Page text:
6 Million People Enrolled in Obamacare

U.S. Secretary of Health and Human Services Kathleen Sebelius talks with TCC Chancellor Erma Johnson Hadley and U.S. Representative Marc Veasey after a newsconference to encourage people to sign up for health insurance at Tarrant County College South, Thursday, March 20, 2014. (Photo: Rodger Mallison, AP)
U.S. Secretary of Health and Human Services Kathleen Sebelius talks with TCC Chancellor Erma Johnson Hadley and U.S. Representative Marc Veasey after a newsconference to encourage people to sign up for health insurance at Tarrant County College South, Thursday, March 20, 2014.
(Photo: Rodger Mallison, AP)

More than 6 million people have enrolled in the federal and state health exchanges, President Obama announced Thursday.

This means the administration has met its latest goal, as projected by the Congressional Budget Office, to ensure the insurance system is sustainable.

Obama made the announcement on a conference call with health care navigators and volunteers while he was traveling in Italy. He thanked them for their help.

The latest milestone comes after the troubled opening of the federal exchange Oct. 1. Software problems and other issues rendered the site virtually unusable for weeks, and it took a surge of technology support to have it fixed by Nov. 30. Since then, however, enrollments have risen dramatically, particularly as the Dec. 31 and March 31 deadlines approached.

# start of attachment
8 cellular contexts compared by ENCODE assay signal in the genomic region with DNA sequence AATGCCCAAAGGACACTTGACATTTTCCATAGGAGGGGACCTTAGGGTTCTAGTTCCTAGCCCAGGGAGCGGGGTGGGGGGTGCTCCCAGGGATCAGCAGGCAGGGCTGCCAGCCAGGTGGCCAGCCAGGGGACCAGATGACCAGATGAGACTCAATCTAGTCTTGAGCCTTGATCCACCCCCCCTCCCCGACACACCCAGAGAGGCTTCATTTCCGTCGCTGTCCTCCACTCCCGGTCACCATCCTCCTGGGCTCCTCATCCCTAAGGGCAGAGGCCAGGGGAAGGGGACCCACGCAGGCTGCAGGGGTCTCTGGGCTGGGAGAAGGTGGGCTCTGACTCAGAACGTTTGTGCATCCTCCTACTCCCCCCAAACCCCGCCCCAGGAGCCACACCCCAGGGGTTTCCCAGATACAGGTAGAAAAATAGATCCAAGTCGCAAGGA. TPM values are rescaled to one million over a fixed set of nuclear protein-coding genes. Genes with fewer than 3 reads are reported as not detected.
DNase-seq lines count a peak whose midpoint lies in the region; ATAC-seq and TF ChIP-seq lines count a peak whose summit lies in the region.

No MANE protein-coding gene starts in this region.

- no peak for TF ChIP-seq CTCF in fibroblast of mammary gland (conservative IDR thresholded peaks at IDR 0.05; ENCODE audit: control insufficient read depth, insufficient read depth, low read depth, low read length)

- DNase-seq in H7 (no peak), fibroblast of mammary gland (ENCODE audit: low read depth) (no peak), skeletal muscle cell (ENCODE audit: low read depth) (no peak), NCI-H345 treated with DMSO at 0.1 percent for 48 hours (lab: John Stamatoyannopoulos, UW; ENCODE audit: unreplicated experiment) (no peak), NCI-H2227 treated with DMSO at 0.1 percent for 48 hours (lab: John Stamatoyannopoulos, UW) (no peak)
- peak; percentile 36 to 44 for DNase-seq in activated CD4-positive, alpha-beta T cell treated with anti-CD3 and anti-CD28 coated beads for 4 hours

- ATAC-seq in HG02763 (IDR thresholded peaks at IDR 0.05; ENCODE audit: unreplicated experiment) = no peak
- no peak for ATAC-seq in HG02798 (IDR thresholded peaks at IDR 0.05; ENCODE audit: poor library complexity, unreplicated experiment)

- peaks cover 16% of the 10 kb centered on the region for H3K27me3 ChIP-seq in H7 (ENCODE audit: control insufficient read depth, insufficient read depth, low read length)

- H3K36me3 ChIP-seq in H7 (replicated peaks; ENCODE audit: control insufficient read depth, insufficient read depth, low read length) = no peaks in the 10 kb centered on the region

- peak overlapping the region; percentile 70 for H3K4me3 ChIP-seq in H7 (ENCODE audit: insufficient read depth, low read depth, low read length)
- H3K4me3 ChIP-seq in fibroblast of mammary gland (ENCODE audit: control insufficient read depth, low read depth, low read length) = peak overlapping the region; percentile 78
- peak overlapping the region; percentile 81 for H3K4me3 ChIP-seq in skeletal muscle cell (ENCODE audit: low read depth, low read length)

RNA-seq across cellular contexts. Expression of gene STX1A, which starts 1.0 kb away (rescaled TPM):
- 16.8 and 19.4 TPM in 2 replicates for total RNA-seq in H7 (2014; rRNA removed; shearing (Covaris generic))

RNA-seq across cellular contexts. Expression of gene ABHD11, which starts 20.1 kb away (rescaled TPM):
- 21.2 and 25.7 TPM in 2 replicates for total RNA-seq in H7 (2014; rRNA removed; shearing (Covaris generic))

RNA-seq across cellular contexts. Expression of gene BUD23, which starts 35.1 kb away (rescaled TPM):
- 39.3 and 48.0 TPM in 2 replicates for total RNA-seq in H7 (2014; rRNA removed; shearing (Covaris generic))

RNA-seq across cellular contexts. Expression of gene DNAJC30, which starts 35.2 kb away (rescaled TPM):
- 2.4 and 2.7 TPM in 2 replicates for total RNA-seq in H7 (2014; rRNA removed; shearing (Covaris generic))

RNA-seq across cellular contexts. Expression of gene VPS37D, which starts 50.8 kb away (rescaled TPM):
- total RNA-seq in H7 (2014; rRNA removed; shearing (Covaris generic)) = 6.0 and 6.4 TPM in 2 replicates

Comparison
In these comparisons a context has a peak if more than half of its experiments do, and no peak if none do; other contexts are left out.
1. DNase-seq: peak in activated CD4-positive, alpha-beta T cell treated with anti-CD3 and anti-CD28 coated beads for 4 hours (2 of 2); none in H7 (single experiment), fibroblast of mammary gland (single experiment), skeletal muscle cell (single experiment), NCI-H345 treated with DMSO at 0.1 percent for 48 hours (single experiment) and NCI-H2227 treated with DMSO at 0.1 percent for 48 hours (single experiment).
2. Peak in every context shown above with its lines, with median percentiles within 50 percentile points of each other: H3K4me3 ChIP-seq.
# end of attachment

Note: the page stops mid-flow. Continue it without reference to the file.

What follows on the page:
But until the government releases demographics, numbers of those who have paid their premiums, and numbers of those newly insured, the number “enrolled” won’t tell a complete story, said Brendan Buck, press secretary for House Speaker John Boehner, R-Ohio.

“They won’t say how many have paid, so the number is likely significantly lower,” Buck said. “And every survey has shown most people who’ve signed up already had coverage, so they’re not actually newly insured.”

The government will have to wait for the insurers to release payment data, as well as information about the newly insured, to answer. However, some states, such as California, have reported payment rates as high as 85%.

Insurers also say it’s difficult to tell who previously did not have insurance.

Sam Nussbaum, chief medical officer at insurer WellPoint, said 80% of people signing up at the company are new customers.

“We don’t know yet if that means they were uninsured,” he said. “But we believe that a lot of them are absolutely new to the system.”

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Source: USA Today | Kelly Kennedy

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